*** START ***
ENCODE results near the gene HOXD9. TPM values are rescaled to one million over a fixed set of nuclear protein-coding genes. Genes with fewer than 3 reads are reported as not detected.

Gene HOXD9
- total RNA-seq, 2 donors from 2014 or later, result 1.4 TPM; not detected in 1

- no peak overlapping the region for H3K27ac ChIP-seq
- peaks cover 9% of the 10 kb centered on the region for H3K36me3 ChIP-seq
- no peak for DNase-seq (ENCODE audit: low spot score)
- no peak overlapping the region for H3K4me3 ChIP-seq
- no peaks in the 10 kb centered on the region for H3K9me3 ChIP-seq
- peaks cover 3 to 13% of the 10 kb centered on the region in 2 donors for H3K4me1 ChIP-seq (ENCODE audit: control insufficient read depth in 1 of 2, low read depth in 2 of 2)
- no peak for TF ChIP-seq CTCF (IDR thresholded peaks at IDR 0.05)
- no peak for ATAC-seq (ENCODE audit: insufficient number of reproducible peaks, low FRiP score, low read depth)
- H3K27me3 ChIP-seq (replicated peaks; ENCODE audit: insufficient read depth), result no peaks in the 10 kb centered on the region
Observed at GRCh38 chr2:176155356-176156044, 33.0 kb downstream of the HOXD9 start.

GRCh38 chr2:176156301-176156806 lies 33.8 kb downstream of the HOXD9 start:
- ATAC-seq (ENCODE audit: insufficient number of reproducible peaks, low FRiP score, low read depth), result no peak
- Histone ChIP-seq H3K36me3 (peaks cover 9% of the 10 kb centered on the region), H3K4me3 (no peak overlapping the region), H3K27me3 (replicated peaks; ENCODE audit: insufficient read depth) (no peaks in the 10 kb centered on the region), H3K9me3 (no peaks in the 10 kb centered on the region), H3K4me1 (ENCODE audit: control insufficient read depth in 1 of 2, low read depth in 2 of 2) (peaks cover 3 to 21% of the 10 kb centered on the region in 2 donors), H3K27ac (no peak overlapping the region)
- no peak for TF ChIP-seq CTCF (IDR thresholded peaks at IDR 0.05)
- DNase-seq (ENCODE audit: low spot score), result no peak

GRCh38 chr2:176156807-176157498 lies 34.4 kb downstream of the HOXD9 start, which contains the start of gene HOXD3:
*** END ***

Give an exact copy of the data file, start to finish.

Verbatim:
ENCODE results near the gene HOXD9. TPM values are rescaled to one million over a fixed set of nuclear protein-coding genes. Genes with fewer than 3 reads are reported as not detected.

Gene HOXD9
- total RNA-seq, 2 donors from 2014 or later, result 1.4 TPM; not detected in 1

- no peak overlapping the region for H3K27ac ChIP-seq
- peaks cover 9% of the 10 kb centered on the region for H3K36me3 ChIP-seq
- no peak for DNase-seq (ENCODE audit: low spot score)
- no peak overlapping the region for H3K4me3 ChIP-seq
- no peaks in the 10 kb centered on the region for H3K9me3 ChIP-seq
- peaks cover 3 to 13% of the 10 kb centered on the region in 2 donors for H3K4me1 ChIP-seq (ENCODE audit: control insufficient read depth in 1 of 2, low read depth in 2 of 2)
- no peak for TF ChIP-seq CTCF (IDR thresholded peaks at IDR 0.05)
- no peak for ATAC-seq (ENCODE audit: insufficient number of reproducible peaks, low FRiP score, low read depth)
- H3K27me3 ChIP-seq (replicated peaks; ENCODE audit: insufficient read depth), result no peaks in the 10 kb centered on the region
Observed at GRCh38 chr2:176155356-176156044, 33.0 kb downstream of the HOXD9 start.

GRCh38 chr2:176156301-176156806 lies 33.8 kb downstream of the HOXD9 start:
- ATAC-seq (ENCODE audit: insufficient number of reproducible peaks, low FRiP score, low read depth), result no peak
- Histone ChIP-seq H3K36me3 (peaks cover 9% of the 10 kb centered on the region), H3K4me3 (no peak overlapping the region), H3K27me3 (replicated peaks; ENCODE audit: insufficient read depth) (no peaks in the 10 kb centered on the region), H3K9me3 (no peaks in the 10 kb centered on the region), H3K4me1 (ENCODE audit: control insufficient read depth in 1 of 2, low read depth in 2 of 2) (peaks cover 3 to 21% of the 10 kb centered on the region in 2 donors), H3K27ac (no peak overlapping the region)
- no peak for TF ChIP-seq CTCF (IDR thresholded peaks at IDR 0.05)
- DNase-seq (ENCODE audit: low spot score), result no peak

GRCh38 chr2:176156807-176157498 lies 34.4 kb downstream of the HOXD9 start, which contains the start of gene HOXD3: